Document Type

Article

Publication Date

2013

Publication Details

This article was originally published as:

Grant, R., Guest, J., Bilgin, A., Morris, M., Garg, M. and Pearce, R. (2013). Suboptimal omega-3 levels in Australian adolescents. Journal of Child Health and Nutrition, 2 (4), 309-315. doi:10.6000/1929-4247.2013.02.04.4

ISSN: 1929-4247

DOI: http://dx.doi.org/10.6000/1929-4247.2013.02.04.4

ANZSRC / FoR Code

110104 Medical Biochemistry: Lipids| 111199 Nutrition and Dietetics not elsewhere classified| 111706 Epidemiology

Abstract

Design, Setting and Participants:A cross-sectional descriptive study of 251 apparently healthy adolescents (192 female, 59 male) aged 15-17 years, in year 11, from 10 schools within the Northern Sydney and Central Coast areas of New South Wales. Participants provided a morning non-fasting blood sample via finger-prick and written answers to specific demographic and lifestyle questions. Omega-3 index was calculated by adding %EPA and %DHA values in the whole blood. Equivalent erythrocyte omega-3 index values were obtained by using conversion factors (1.33 for EPA and 2.22 for DHA) from published erythrocyte/whole blood values.

Main Outcome Measures: Quantitation of the individual, and estimation of the group average, blood omega-3 Index.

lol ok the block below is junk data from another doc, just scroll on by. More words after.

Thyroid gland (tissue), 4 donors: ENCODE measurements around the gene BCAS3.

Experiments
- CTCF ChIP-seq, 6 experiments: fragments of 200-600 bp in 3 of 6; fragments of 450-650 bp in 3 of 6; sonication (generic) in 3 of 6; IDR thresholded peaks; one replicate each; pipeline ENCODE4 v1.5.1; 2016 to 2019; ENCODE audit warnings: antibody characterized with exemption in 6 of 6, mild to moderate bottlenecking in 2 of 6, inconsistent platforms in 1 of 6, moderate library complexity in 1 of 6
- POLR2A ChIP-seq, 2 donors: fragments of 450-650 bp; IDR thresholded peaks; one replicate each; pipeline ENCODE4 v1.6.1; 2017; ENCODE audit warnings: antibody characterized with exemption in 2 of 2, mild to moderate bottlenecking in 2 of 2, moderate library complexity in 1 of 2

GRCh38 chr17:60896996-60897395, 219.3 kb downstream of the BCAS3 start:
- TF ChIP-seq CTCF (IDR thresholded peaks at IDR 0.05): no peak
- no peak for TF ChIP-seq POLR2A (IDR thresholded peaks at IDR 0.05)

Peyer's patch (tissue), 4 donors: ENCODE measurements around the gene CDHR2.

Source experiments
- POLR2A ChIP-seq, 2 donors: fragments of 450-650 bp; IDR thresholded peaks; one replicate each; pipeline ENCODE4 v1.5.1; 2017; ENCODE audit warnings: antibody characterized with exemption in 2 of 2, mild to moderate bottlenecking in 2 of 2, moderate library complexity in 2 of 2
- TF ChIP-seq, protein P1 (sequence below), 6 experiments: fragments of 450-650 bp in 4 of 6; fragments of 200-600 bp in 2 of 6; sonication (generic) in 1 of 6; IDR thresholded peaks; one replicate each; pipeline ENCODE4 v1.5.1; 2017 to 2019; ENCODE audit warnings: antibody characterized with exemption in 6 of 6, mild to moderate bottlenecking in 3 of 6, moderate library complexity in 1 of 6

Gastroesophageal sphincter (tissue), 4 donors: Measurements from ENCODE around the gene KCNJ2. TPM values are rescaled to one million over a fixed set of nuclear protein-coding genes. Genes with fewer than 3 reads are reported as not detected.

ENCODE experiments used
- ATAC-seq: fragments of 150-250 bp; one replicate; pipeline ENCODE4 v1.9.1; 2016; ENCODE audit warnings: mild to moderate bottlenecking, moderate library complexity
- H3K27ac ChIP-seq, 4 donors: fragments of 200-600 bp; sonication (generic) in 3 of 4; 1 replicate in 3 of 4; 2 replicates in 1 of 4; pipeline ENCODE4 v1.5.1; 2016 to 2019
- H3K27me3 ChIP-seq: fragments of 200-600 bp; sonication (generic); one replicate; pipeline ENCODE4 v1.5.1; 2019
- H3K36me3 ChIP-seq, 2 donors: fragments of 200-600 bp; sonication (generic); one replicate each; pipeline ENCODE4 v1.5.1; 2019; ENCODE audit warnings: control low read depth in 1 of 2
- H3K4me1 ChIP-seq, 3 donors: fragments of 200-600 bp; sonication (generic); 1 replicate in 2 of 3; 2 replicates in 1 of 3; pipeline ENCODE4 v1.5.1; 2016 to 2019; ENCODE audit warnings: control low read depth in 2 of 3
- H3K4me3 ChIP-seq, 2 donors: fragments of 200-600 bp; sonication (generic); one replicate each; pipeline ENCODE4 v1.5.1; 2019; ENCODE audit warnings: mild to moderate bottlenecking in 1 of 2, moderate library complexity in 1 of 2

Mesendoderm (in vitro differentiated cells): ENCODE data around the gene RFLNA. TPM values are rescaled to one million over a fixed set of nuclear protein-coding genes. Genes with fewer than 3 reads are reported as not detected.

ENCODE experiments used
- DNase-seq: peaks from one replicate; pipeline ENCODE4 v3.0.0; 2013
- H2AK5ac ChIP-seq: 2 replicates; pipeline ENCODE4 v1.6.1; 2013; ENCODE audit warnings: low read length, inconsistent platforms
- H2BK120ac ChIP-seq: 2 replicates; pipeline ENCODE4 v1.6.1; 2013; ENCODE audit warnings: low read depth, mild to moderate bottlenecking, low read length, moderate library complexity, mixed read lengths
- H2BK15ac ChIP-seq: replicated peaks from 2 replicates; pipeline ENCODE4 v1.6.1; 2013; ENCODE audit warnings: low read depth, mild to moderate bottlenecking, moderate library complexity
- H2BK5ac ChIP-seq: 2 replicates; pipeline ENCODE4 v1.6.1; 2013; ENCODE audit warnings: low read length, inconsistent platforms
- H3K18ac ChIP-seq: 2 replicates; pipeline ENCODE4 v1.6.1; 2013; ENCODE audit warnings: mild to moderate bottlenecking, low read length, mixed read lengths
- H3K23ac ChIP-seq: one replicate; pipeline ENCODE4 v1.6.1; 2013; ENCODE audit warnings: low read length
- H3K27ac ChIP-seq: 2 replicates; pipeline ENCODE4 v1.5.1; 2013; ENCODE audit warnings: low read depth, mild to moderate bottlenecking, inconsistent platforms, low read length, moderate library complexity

Results:The blood omega-3 Index for this adolescent cohort ranged from 2.1-22.3 with a mean of 8.3±3.2, and median of 7.8. On average males had a higher omega-3 Index compared to females (10.5±3.7 vs 7.7±2.6, p8. Three percent had an Index of

On average, adolescents from low or medium socioeconomic communities had a significantly lower omega-3 Index compared to those from higher socioeconomic neighbourhoods (mean difference=1.4, p=0.018). Overall 20% of boys and 17% of girls reported regularly taking omega-3 supplements. Regular use of omega-3 supplements was associated with a higher average omega-3 Index (9.8±3.7, n=44 compared to 8.0±3.0, n=203, p=0.001 in those not taking supplements).

Conclusion:This study indicates that Australian adolescents, even when from advantaged homes, have a high probability of below optimum omega-3 levels. As reduced omega-3 levels are linked to conditions of public health concern such as diabetes, asthma and depression, targeted strategies to improve the omega-3 status in the childhood population may be warranted.

Comments

Used by permission: the authors

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